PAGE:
An estimated two million young people will die of HIV by the year 2030 if nothing is done to improve HIV/AIDS responses across the world. That’s according to a UNICEF report titled: Children, HIV and AIDS: The World in 2030, released in Johannesburg on Thursday – ahead of World AIDS Day on Saturday.

The global body says while there’s a reduction in the number of new HIV infections among the zero to 19 age group, the world is not on track to end AIDS in 12 years.

Twenty-three-year-old Saidy Brown, from Itsoseng in North West, was born HIV positive. Her parents died when she was still young.

Brown found out about her status when she was 14 years old, and it was the most confusing time of her life.

“I was so young and so naive. I was like, ‘let me just do it for memories’ because I was at a school trip. I never expected to be testing positive for HIV. I was young. I was not having sex; I was not dating. I was like definitely HIV negative and my results came back positive.”

She was left to deal with her positive status alone.

“It took me about six months to disclose to my aunt whom I am still staying with; the reason being I just did not know how to say I am living with HIV because I was expecting her to ask me where did you get it from and I don’t even know where I got it from, and me saying I don’t know where I got it from kind of looked a bit shady.”

Brown experienced a lot of self-stigma. She kept asking herself a lot of questions without any answers.

“I remember thinking maybe I’m the only person living with HIV and when I found out I was born with it I thought maybe HIV is a thing ‘ya ko gae’ (family disease), because my parents passed on because of that and here’s me. So, I was like okay, it’s just our thing at home.”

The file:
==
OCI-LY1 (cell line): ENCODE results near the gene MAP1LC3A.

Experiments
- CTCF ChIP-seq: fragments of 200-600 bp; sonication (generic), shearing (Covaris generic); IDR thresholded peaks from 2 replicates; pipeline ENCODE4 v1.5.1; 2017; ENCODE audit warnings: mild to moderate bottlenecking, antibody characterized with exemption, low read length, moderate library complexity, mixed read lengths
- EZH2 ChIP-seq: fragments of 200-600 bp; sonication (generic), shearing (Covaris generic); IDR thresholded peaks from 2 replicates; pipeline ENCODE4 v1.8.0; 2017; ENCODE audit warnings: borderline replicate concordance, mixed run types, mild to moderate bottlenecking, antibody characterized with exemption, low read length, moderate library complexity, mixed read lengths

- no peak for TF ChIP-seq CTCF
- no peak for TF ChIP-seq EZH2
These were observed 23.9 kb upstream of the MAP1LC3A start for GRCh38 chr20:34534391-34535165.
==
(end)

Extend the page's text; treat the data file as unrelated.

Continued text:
Brown wanted to create a safe space for her peers who were going through the same thing.

“So, growing up I needed that person living with HIV, that role model type of thing, and because I never had that I felt the need to start talking about it, until I got to get on treatment. I remember thinking we are going to apply for those pills because I really thought I was the only one who was living with it, and when I saw how accessible they were, if there are so many pills it means that there are people living with HIV. But we are not saying anything. Why are we not saying anything about it?”

The bubbly Brown is calling on the public and government to stop sexualising HIV.

“And you go to clinics and want to learn about things like viral suppression, PREP, and the first question you will be asked, ‘Is it not enough that you are living with HIV? Why are you still asking about sex?’ It’s things like that. Like ‘how dare you think you still deserve to have sex? How dare you think you still deserve to enjoy sex? Is it not enough that you are living with HIV?’ As if young people are going to stop having sex.”

While Brown is happy to be alive, millions of other young people have not been as lucky. Others will still die of the disease if efforts to defeat it are not escalated.

The Deputy Chief of HIV at UNICEF, Doctor Shaffiq Essajee, says that by 2030, there would be fewer new infections and deaths.

“By 2030, there would indeed be far fewer new infections and deaths and the total number of children and adolescents living with HIV would fall from 3 million, where we are today, living with HIV globally, to about 1.9 million in 2030. From 420 000 new infections in children and adolescents every year to about 270 000 a year and roughly half of the 126 000 deaths would still be occurring among children and adolescents every year in 2030.”

World AIDS Day will be commemorated globally on 1st of December.

In South Africa the main event will be in Dobsonville in Soweto.